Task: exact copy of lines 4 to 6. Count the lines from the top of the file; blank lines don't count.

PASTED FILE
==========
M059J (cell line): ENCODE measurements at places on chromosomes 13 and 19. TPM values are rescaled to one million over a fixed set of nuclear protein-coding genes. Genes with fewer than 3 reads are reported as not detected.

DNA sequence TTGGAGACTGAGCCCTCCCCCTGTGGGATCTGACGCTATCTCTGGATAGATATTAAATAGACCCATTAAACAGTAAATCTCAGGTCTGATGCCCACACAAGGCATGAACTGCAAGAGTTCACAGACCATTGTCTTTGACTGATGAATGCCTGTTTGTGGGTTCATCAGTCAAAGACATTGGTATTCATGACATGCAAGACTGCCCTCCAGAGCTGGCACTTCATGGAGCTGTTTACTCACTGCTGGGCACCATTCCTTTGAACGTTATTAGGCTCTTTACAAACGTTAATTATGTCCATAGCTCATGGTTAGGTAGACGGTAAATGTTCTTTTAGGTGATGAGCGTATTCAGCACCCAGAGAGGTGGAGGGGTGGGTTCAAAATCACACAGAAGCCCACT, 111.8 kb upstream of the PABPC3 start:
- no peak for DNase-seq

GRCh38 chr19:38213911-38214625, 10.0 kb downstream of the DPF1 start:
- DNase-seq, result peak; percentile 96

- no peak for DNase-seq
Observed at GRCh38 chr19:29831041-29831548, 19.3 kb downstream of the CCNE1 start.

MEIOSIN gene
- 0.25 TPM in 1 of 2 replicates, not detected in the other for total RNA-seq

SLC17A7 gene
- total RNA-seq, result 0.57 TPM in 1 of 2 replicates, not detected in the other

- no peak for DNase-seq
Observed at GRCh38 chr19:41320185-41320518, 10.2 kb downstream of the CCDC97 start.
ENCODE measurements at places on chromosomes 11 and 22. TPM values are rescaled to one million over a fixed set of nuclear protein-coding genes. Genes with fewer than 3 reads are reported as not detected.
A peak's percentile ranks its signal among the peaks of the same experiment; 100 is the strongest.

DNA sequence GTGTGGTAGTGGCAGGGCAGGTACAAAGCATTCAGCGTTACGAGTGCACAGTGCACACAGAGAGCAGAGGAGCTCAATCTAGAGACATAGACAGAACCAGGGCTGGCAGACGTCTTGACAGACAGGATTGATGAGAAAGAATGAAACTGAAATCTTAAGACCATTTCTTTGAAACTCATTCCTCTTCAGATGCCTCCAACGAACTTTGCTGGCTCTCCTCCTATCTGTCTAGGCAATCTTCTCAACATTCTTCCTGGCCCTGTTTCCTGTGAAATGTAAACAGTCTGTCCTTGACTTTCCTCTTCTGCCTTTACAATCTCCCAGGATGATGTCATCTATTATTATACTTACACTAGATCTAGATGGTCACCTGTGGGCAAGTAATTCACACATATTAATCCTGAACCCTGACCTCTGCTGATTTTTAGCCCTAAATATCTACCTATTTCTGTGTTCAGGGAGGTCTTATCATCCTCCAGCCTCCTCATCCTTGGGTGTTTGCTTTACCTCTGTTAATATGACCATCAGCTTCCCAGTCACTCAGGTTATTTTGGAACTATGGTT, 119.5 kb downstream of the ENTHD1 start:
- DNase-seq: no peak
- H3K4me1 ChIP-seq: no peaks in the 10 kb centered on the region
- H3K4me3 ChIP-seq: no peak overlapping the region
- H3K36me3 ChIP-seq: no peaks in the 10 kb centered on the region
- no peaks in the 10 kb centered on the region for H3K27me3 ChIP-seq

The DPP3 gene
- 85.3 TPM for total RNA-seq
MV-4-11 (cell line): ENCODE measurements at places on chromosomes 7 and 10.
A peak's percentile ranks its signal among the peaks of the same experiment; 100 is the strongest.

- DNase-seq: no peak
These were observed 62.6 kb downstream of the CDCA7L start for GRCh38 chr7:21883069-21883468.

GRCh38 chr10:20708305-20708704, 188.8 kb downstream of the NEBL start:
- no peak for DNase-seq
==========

GRCh38 chr19:38213911-38214625, 10.0 kb downstream of the DPF1 start:
- DNase-seq, result peak; percentile 96

- no peak for DNase-seq